Peyronie's disease is a benign condition of the penis of unknown cause characterised by formation of fibrous plaques, or hard lump, within the upper or lower side of the penis in the layers containing erectile tissue, usually causing deformity and angulation of penis and a degree of erectile dysfunction
. Peyronie's disease was first observed by Fallopius & Vesalius in 1561 but was fully described by François Gigot de la Peyronis in 1943.
It is thought to affect about one in 100 men. It usually appears in middle age but younger and older men can also develop it. It begins as a localised inflammation and can develop into a hardened scar. It isn't cancerous.
Usually the plaque forms on the top of the shaft, making the penis bend upward. But if the plaque is on the underside it will bend downward. In some cases, the plaque develops on both top and bottom, leading to indentation and shortening of the penis.
In the worst cases, the hardened plaque reduces flexibility and causes so much pain, bending and emotional distress that sex becomes impossible.
The cause of Peyronie's disease isn't certain. There's a link to fibrosis or scarring of other tissues in the body such as a condition known as Dupuytren's contracture of the hand. There's also a mild family tendency to the disease.
Many researchers now think that the plaque or lump in Peyronie's disease develops following trauma such as hitting or bending that causes localised bleeding inside the penis. This leads to injury of the elastic lining of chambers inside the penis.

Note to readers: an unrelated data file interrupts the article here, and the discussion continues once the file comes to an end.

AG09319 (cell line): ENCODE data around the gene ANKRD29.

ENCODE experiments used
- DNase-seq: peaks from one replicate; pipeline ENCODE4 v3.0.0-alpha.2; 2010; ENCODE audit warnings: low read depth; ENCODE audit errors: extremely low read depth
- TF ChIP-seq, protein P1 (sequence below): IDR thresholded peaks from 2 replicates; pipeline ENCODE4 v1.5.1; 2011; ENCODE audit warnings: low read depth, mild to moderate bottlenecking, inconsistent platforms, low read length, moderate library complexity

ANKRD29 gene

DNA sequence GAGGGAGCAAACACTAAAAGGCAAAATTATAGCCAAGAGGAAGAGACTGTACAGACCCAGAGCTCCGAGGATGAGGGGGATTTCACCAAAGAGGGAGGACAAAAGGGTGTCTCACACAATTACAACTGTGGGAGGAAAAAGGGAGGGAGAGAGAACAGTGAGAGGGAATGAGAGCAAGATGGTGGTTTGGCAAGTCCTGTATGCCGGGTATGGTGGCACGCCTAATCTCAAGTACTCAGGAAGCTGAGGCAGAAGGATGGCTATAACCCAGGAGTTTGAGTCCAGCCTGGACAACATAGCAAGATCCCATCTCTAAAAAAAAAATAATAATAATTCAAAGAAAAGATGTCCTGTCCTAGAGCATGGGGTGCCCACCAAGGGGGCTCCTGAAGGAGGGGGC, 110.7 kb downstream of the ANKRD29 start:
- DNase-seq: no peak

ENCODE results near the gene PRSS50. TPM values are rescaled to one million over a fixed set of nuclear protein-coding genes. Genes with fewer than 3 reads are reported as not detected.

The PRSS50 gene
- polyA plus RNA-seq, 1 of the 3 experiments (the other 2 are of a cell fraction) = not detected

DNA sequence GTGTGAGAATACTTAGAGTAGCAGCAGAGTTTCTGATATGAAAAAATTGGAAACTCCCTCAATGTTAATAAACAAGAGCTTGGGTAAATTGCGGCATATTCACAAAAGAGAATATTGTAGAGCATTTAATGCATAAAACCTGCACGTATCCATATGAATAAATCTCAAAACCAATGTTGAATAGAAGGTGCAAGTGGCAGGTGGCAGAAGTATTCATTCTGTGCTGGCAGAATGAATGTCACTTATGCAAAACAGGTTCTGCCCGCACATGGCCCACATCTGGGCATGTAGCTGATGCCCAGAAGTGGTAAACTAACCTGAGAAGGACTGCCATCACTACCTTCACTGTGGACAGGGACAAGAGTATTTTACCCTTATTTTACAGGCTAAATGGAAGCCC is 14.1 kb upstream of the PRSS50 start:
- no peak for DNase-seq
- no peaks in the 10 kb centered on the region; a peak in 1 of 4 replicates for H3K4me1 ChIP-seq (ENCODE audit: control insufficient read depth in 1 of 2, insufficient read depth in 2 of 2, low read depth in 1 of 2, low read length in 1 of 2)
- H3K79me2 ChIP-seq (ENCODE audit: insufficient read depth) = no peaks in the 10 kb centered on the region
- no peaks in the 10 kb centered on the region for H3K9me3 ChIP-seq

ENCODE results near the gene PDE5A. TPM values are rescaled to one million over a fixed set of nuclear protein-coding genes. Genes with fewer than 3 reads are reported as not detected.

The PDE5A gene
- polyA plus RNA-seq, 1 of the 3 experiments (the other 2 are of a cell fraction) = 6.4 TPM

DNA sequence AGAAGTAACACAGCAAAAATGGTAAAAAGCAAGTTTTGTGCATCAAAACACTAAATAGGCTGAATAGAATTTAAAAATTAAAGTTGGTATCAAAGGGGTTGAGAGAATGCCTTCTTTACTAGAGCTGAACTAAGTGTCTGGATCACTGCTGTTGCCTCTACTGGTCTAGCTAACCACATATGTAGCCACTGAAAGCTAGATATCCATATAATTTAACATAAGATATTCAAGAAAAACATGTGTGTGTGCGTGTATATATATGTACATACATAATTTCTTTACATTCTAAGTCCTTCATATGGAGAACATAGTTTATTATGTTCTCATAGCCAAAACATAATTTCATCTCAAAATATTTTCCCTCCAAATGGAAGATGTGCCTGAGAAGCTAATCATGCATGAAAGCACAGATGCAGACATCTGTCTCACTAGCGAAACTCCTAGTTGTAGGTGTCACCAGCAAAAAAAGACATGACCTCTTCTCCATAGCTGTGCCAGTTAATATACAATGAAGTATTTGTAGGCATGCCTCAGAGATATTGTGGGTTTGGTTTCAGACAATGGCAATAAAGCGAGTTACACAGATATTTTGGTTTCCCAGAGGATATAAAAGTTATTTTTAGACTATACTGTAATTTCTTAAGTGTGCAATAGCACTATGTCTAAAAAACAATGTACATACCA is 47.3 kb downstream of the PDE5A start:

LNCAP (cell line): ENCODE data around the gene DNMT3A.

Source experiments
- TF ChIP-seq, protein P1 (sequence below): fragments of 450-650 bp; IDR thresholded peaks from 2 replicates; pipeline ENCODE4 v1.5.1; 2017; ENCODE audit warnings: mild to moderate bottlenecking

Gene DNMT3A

Ageing increases the risk as a general reduction in elasticity of the body's tissues increases the chances of injury. If the damaged area heals slowly, the plaque undergoes fibrosis, or formation of tough fibrous tissue, and even calcification (formation of calcium deposits) resulting in a long-term problem.
But this theory doesn't explain those cases which develop slowly, or why similar conditions such as Dupuytren's contracture don't seem to result from severe trauma.
Peyronie's disease often occurs in a mild form that heals without treatment in six to 15 months. However, for some men the problem is severe and permanent.
The main aim of treatment in Peyronie's is to help the man stay sexually active, but doctors try to avoid intervening as far as possible because there's no strong evidence to show that any treatment other than surgery is effective. So information and reassurance is usually the first step and for many men that is enough.
Surgery is usually performed after several years when the disease is stabilised and the deformity prevents intercourse. Because the plaque of Peyronie's disease often shrinks or disappears without treatment, medical experts suggest waiting one to two years or longer before attempting to correct it surgically. Other currently unproven treatments include:
This is only considered if you've had Peyronie's disease for a year or more and it hasn't progressed for at least three months. The three most common operations are:
It will also help as well if you talk to your partner. Support and understanding removes a lot of the worry and pressure. Try to encourage your husband to talk to his doctor about it. They'll be able to refer him for assessment by a urologist who specialises in the problem.